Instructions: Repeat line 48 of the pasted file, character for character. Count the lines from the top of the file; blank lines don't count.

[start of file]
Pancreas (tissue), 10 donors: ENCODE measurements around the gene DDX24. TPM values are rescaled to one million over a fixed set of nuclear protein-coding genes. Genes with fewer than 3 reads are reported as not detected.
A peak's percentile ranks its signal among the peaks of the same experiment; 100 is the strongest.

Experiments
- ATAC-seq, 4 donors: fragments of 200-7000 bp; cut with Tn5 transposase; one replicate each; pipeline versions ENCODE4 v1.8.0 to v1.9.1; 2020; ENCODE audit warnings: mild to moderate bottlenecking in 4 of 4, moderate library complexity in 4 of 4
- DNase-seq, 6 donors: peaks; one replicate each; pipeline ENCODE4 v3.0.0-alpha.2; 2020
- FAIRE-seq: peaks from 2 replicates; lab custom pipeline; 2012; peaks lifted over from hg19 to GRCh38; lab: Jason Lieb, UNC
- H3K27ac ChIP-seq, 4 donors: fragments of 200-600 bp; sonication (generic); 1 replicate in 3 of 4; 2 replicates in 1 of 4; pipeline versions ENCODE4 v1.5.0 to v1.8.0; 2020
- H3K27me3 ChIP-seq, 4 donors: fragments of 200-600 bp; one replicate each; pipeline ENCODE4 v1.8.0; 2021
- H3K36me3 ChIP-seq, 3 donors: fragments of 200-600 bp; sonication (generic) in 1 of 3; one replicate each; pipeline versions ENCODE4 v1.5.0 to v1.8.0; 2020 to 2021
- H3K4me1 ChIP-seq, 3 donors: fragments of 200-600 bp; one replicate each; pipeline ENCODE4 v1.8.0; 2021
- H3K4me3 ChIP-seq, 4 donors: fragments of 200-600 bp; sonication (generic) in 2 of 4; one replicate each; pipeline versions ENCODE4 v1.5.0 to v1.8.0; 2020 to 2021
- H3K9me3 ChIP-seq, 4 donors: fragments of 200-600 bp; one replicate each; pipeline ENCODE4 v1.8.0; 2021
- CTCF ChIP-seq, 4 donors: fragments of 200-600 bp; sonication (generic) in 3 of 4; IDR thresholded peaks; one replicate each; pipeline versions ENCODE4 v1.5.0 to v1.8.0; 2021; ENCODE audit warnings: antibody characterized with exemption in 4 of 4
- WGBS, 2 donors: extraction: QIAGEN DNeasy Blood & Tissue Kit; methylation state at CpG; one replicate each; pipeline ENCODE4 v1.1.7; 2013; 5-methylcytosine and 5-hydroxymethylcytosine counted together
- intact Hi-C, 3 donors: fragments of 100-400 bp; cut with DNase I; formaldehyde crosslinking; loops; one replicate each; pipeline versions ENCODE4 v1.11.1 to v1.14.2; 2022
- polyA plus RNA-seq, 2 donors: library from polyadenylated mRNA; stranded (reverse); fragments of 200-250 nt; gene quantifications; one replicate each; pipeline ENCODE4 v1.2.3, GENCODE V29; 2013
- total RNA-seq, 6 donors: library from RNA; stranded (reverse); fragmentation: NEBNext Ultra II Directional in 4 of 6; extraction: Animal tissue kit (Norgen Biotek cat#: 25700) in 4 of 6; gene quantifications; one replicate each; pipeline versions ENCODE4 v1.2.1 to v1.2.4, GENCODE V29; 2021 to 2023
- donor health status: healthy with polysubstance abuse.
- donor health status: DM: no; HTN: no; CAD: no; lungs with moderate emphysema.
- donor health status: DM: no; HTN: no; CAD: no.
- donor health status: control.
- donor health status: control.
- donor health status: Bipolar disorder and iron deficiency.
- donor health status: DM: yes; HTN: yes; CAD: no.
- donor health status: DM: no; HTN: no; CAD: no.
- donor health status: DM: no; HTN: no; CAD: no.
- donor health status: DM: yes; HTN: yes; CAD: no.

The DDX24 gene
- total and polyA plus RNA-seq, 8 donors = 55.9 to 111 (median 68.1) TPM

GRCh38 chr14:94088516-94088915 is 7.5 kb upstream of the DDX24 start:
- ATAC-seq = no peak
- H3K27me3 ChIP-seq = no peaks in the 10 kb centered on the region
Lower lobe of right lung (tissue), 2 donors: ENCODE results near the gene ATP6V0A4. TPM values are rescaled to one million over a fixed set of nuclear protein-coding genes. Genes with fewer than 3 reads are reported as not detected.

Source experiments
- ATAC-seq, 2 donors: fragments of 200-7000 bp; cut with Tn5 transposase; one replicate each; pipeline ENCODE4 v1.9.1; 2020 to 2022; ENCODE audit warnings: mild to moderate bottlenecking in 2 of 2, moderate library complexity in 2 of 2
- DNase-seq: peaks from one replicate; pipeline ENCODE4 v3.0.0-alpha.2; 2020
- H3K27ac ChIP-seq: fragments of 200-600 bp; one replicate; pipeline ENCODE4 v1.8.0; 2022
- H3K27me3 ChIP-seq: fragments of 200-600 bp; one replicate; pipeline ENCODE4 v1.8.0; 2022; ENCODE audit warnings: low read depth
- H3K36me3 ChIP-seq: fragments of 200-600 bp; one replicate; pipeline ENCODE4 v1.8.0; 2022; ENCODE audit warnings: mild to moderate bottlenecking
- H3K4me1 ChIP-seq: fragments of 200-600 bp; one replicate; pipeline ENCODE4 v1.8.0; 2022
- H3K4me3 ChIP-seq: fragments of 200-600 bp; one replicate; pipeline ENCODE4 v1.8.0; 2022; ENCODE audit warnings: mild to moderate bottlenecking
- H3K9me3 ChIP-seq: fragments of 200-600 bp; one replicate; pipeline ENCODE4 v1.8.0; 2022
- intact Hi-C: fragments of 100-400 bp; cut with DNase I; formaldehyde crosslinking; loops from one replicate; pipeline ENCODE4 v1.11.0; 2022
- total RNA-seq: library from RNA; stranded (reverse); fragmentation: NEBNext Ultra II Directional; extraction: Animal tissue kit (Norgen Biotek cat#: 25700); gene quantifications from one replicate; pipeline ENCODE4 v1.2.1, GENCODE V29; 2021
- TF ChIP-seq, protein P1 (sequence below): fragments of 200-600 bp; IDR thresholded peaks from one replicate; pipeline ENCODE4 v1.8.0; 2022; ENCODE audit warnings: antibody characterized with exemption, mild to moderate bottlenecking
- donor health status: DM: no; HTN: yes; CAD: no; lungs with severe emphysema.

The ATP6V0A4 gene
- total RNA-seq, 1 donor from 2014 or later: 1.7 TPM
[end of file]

- total RNA-seq, 1 donor from 2014 or later: 1.7 TPM